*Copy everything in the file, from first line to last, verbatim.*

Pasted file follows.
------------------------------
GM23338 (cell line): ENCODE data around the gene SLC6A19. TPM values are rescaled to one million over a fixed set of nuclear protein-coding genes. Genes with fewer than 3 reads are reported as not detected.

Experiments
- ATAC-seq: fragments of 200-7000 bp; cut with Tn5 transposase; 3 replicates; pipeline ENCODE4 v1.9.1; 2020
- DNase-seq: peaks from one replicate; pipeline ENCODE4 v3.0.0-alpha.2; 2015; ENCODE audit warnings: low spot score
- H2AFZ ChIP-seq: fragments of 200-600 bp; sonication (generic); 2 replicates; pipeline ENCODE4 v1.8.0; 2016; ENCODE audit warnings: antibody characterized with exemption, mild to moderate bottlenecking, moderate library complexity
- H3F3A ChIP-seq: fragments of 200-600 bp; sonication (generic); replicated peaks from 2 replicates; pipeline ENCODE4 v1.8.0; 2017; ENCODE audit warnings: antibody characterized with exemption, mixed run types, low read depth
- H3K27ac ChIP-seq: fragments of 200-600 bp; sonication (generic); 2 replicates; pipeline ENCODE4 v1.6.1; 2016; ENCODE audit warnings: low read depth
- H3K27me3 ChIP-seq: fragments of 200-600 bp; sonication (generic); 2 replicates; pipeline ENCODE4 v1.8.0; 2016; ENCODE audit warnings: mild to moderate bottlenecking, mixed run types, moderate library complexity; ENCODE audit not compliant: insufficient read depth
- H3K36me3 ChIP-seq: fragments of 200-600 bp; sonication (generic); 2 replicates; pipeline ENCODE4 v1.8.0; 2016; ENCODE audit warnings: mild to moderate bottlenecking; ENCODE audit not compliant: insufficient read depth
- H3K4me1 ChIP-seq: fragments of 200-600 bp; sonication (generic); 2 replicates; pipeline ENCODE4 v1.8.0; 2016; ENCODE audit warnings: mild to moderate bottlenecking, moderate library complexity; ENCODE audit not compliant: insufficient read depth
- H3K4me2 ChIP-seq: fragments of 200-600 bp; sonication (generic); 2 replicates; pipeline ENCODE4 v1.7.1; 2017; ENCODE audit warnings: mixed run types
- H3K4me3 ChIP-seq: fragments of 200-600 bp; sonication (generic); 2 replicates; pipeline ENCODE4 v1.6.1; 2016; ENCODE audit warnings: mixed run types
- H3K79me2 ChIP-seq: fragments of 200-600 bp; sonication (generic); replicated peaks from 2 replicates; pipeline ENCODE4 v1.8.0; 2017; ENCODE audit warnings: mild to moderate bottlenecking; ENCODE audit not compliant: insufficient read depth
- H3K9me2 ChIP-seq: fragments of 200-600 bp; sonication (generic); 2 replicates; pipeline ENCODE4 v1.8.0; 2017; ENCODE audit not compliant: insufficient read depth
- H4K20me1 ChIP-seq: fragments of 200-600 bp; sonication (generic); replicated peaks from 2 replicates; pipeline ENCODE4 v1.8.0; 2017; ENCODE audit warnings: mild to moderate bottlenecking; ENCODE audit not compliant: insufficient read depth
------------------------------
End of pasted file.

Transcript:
GM23338 (cell line): ENCODE data around the gene SLC6A19. TPM values are rescaled to one million over a fixed set of nuclear protein-coding genes. Genes with fewer than 3 reads are reported as not detected.

Experiments
- ATAC-seq: fragments of 200-7000 bp; cut with Tn5 transposase; 3 replicates; pipeline ENCODE4 v1.9.1; 2020
- DNase-seq: peaks from one replicate; pipeline ENCODE4 v3.0.0-alpha.2; 2015; ENCODE audit warnings: low spot score
- H2AFZ ChIP-seq: fragments of 200-600 bp; sonication (generic); 2 replicates; pipeline ENCODE4 v1.8.0; 2016; ENCODE audit warnings: antibody characterized with exemption, mild to moderate bottlenecking, moderate library complexity
- H3F3A ChIP-seq: fragments of 200-600 bp; sonication (generic); replicated peaks from 2 replicates; pipeline ENCODE4 v1.8.0; 2017; ENCODE audit warnings: antibody characterized with exemption, mixed run types, low read depth
- H3K27ac ChIP-seq: fragments of 200-600 bp; sonication (generic); 2 replicates; pipeline ENCODE4 v1.6.1; 2016; ENCODE audit warnings: low read depth
- H3K27me3 ChIP-seq: fragments of 200-600 bp; sonication (generic); 2 replicates; pipeline ENCODE4 v1.8.0; 2016; ENCODE audit warnings: mild to moderate bottlenecking, mixed run types, moderate library complexity; ENCODE audit not compliant: insufficient read depth
- H3K36me3 ChIP-seq: fragments of 200-600 bp; sonication (generic); 2 replicates; pipeline ENCODE4 v1.8.0; 2016; ENCODE audit warnings: mild to moderate bottlenecking; ENCODE audit not compliant: insufficient read depth
- H3K4me1 ChIP-seq: fragments of 200-600 bp; sonication (generic); 2 replicates; pipeline ENCODE4 v1.8.0; 2016; ENCODE audit warnings: mild to moderate bottlenecking, moderate library complexity; ENCODE audit not compliant: insufficient read depth
- H3K4me2 ChIP-seq: fragments of 200-600 bp; sonication (generic); 2 replicates; pipeline ENCODE4 v1.7.1; 2017; ENCODE audit warnings: mixed run types
- H3K4me3 ChIP-seq: fragments of 200-600 bp; sonication (generic); 2 replicates; pipeline ENCODE4 v1.6.1; 2016; ENCODE audit warnings: mixed run types
- H3K79me2 ChIP-seq: fragments of 200-600 bp; sonication (generic); replicated peaks from 2 replicates; pipeline ENCODE4 v1.8.0; 2017; ENCODE audit warnings: mild to moderate bottlenecking; ENCODE audit not compliant: insufficient read depth
- H3K9me2 ChIP-seq: fragments of 200-600 bp; sonication (generic); 2 replicates; pipeline ENCODE4 v1.8.0; 2017; ENCODE audit not compliant: insufficient read depth
- H4K20me1 ChIP-seq: fragments of 200-600 bp; sonication (generic); replicated peaks from 2 replicates; pipeline ENCODE4 v1.8.0; 2017; ENCODE audit warnings: mild to moderate bottlenecking; ENCODE audit not compliant: insufficient read depth